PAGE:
Key Steps to a Successful Video Production
You need a video production company to shoot the gala video for this year's annual fundraising event. You've pared your vendors down to the top three and you don't know which company to choose. They all have great work, they seem like "really nice people," and their estimates are all pretty close. What to do, what to do. Well, before you decide who that company will be, take stock in your own personnel and figure out how your organization will interface with that video production house and its team. What many people don't realize is that video projects can begin to take on a life of their own. Quite frequently, at the outset, no one knows how to produce a video. Then, by the time your team sees the first edit of a video, everyone in your organization seems to have an idea how to produce a video! No doubt, collaboration can trigger great innovation and ideas. It can also bog down a project, push back deadlines and drive up cost. Here are a few suggestions to keep in mind before you embark on this year's big gala video:
Trust Your Vendor
You've gone through painstaking measures to make sure you've hired a talented, bright and highly organized video production company or video producer. You've seen their work, you've talked to references and they really seem to "get" you. Next thing you need to do is trust that they are professionals and that they know what they're doing. Most experienced video producers have a system and process and it's important that you know their process. Don't put on blinders and say, "you're the producer." Get to know how they work, understand their vision for your project and ask questions if you're not clear.
Put together a committee
Gather 3-5 people in your organization to act as your "executive committee." Within this group, pick one person as the primary contact for your vendor. Use your committee at these times:
- Selecting your vendor
- Evaluating scripts
- Viewing the edits
- Final approval
Your committee won't want to be involved in every decision along the way, or need to, but these are a few items that they need to be a part of. Let your primary contact handle the day to day, or ongoing, activities and have your committee make critical decisions. It's important that your committee represents the proper levels of leadership that has the authority to make significant decisions. I urge you to not spread the decision beyond your committee, because as you invite more people to "weigh in" on the decision, the more opinions you will receive. This may not be all bad, but remember, if you ask 100 people their opinion, you may get 100 different opinions and that makes it difficult to make decisions.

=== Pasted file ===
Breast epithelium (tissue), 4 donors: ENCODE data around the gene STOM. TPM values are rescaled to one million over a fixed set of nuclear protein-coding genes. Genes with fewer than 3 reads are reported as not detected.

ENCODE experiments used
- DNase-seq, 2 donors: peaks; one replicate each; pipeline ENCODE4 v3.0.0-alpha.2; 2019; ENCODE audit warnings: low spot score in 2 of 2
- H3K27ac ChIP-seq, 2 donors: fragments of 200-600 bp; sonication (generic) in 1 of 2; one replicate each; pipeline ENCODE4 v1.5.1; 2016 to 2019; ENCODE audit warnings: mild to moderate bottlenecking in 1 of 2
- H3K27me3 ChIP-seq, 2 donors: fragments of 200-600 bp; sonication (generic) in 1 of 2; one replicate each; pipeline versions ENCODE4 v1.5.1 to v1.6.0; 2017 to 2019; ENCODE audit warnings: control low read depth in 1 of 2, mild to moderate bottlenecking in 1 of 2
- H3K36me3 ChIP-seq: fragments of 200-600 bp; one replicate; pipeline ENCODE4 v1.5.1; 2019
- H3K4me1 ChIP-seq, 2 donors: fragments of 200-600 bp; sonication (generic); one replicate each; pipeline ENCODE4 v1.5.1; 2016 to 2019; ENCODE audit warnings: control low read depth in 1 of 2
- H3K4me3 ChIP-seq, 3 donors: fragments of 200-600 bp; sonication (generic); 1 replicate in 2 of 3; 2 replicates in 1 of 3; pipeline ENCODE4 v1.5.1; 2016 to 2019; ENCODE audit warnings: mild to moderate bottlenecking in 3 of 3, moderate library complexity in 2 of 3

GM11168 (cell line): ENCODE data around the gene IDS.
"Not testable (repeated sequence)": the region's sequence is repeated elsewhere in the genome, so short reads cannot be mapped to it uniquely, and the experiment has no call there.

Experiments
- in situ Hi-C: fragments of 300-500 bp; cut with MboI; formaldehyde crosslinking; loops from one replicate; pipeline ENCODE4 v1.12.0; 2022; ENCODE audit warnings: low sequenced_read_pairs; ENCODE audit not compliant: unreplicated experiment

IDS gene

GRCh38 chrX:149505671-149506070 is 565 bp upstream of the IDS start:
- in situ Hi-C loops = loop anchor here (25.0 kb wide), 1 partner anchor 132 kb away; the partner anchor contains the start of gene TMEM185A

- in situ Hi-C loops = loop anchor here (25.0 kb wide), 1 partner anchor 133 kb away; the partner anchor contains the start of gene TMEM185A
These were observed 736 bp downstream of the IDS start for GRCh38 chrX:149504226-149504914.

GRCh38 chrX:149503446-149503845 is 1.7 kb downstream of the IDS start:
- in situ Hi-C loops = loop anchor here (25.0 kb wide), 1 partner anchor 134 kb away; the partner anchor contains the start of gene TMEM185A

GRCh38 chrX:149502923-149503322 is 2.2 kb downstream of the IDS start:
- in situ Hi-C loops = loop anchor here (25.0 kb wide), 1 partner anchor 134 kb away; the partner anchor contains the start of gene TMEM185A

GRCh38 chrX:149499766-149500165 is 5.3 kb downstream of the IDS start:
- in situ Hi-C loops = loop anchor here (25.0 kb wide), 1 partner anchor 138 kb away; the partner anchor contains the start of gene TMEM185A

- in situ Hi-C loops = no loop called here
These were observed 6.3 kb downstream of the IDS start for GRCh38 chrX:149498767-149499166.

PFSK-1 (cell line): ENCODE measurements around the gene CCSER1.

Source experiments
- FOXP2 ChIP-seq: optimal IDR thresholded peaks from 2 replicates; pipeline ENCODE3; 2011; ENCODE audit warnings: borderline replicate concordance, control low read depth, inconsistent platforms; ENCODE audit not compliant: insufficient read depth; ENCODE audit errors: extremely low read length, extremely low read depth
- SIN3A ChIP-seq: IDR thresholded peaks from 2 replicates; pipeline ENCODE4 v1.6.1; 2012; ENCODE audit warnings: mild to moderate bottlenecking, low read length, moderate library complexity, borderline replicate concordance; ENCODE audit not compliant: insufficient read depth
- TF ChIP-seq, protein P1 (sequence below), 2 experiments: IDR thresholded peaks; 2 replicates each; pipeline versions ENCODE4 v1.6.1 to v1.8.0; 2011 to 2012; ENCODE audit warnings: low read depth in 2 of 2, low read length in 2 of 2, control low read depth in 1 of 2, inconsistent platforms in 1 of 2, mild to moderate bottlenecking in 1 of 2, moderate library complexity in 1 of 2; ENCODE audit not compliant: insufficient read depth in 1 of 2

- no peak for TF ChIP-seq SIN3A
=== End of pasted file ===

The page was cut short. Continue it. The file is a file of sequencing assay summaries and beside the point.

Communicate your budget
It's easy to set a budget, but so much harder to stay within the boundaries of it, isn't it? So, my suggestion is that you figure out what you can afford and communicate that clearly to your vendor. Be sure you understand how their pricing works and ask for ongoing communication regarding the status of that budget. It's your vendor's responsibility to track their project time and then make you aware of the status. If you find that you're not getting the budget feedback that you need, be sure to ask. A lot of people have a hard time talking about money, but it's better to discuss money and budget in advance so you don't get stuck with an unexpectedly large invoice in the end.
Streamline communication with revisions
Often the revisions to your video can take longer than the initial post-production work. It's easy to pick away at a video and as more people are involved in the evaluation, the more opinions you'll gather. In the beginning no one was a producer, but now that there's something to edit and change, everyone becomes a producer! This is fine, but do your best to collect all of the opinions, evaluate their relevance to the project and make sure they are all consistent with the key messages you set out to communicate. So often, messaging goes astray when there are "too many cooks in the kitchen." Once your 3-5 person committee has figured out the necessary changes, relay those changes to your vendor so they can make revisions. Quite often there will be additional changes after this initial revision, but again, gather opinions and relay to your vendor in one comprehensive communication. This process will help you stick to your budget and timeline.
So, with all that said, it's critical that throughout the process you are as honest and upfront as you can be with your vendor. If there are things about the piece you do not like, or if you feel like they've completely missed the message, it's critical that you let them know. Remember, it's your gala video and it's your event and you will need to live with it for at least a year and sometimes longer. The last thing you want to do is to have that "one point in the video" that makes you bonkers because every time you see it, it will make you nuts and it may prevent you from leveraging that marketing/communications/development tool as well as you'd like.
Ed Heil is the owner and president of StoryTeller Media & Communications an inbound marketing and public relations agency and video production company based in the Twin Cities of Minneapolis and St. Paul. Ed blogs on topics related to inbound marketing, social media, media relations, news media, video production and crisis communications.